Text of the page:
Movies

Movie Review: 21 Jump Street

By Ben L.

Before Johnny Depp’s ascension to stardom as a Hollywood heavyweight, he starred in a late-80s TV cop show which would become his breakout role in the industry.

That show was called 21 Jump Street.

More than two decades later, the television series has found new life on the big screen. Staying true to the show’s storyline, the movie adaptation of 21 Jump Street sees Channing Tatum and Jonah Hill as two youthful-looking police officers who, after a failed arrest of a drug dealer, are reassigned to a special division headquartered at the titular address. The duo is tasked with busting a drug ring at their old high school by going undercover as brothers with new student identities.

While it is implied that Greg Jenko (Tatum) used to bully Morton Schmidt (Hill) in high school, the film cuts to the chase very quickly – both have since patched up their differences after joining the Academy and have become dependable partners. Fresh from graduation and yearning for action like what they see in films, Jenko and Schmidt hold very high self-esteem and regard for their work, even if they have been looked down upon by their superiors and peers alike. It is the excellent and humorous chemistry between the two actors that shines and forms the crux of this action comedy.

The obviously over-aged high school students mingle with their younger peers, trying their best to fit in while keeping a lookout on their suspects at the same time. Hilarity ensues when they are forced by a student dealer to consume the drug themselves in order to prove that they are not narcotic officers – the side effects are broken up into four stages of the regression of the state of mind, in which Jenko and Schmidt make a fool of themselves in a series of ludicrous acts.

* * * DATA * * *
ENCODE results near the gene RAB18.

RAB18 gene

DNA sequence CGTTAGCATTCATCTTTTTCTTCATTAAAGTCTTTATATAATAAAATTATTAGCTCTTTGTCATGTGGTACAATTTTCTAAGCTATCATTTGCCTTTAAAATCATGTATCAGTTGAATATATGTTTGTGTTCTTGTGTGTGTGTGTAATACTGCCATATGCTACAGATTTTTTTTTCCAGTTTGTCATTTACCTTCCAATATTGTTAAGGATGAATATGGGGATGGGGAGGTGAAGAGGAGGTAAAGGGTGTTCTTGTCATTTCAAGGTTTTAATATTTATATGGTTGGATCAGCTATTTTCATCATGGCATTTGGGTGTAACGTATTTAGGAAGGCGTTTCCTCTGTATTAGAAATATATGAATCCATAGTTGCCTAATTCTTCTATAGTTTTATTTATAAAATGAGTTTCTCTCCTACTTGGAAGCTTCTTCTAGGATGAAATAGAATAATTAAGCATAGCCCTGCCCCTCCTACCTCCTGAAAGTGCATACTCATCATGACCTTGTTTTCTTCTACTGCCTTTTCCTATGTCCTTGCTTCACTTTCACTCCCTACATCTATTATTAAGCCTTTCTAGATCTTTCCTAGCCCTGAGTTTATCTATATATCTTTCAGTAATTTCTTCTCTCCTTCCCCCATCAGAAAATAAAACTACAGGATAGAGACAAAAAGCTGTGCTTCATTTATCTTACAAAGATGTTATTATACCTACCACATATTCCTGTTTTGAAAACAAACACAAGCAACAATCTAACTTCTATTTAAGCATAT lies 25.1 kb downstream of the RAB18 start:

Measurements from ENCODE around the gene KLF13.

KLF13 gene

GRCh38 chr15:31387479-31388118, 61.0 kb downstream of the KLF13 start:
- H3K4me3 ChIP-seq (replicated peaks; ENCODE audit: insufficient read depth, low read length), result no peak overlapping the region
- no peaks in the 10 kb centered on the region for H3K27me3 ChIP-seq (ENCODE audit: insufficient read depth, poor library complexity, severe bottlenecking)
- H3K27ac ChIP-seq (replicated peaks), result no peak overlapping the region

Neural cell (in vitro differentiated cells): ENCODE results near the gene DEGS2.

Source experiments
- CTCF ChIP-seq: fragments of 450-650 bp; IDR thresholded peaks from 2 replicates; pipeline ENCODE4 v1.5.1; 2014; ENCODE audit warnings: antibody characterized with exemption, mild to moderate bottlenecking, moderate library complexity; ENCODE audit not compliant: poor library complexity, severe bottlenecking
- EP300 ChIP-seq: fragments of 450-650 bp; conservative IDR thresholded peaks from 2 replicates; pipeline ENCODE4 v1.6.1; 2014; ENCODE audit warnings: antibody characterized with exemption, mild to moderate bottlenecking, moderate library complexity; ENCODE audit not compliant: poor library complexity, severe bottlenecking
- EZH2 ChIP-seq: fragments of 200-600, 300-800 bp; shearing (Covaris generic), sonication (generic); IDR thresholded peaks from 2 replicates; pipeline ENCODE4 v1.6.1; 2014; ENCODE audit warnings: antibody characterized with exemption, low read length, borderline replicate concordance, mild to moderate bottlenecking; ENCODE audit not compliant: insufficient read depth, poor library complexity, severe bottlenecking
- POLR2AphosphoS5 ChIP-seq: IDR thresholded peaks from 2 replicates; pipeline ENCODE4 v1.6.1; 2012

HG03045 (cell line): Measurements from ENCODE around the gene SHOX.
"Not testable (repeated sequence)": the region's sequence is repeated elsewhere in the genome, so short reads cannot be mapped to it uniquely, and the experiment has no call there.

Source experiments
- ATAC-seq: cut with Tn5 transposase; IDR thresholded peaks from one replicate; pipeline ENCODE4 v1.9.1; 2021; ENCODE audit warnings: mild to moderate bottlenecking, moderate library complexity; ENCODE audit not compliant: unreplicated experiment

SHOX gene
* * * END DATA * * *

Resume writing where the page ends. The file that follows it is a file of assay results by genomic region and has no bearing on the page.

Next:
Hill is known for his comedic roles in previous films, and the real surprise is the star of Step Up and G.I Joe Tatum, who proves that he is just as comfortable partaking in self-depreciating comedy as dodging bullets or hitting the dance floor. The former football star (and self-deemed symbol of ‘coolness’) of his high school finds himself enjoying the company of a bunch of nerds in his second enrollment, as they study chemistry together and conduct crazy yet childish experiments.

The humour in 21 Jump Street is further served by the directing of a seemingly stoned out Phil Lord and Chris Miller. The side effects of the drug consumption are exaggerated and absurd – in one scene the head of a P.E. Coach shrinks and is replaced by a talking ice cream cone. Action sequences are also a self-parody of typical action movies, and Michael Bay in particular becomes the subject of this ridicule – explosions are extravagant yet come at the most unexpected moments. Bullet penetrations on an inflammable gas tank fail to cause any ignition, but a slight crash into a pickup truck carrying chickens sends the whole vehicle into a fireball.

Hill co-wrote the story to be adapted into the screenplay, and it is highly likely that he was inspired by Britons Edgar Wright, Simon Pegg and Nick Frost, the masterminds behind the classic zombie comedy Shaun of the Dead. The result is a movie that is a silly yet highly entertaining twist on both teen movies and buddy comedies. As a police comedy, 21 Jump Street is comparable to the trio’s highly acclaimed Hot Fuzz, but more hilarious on an even more ridiculous level. For a film made in America, it is already a great compliment.

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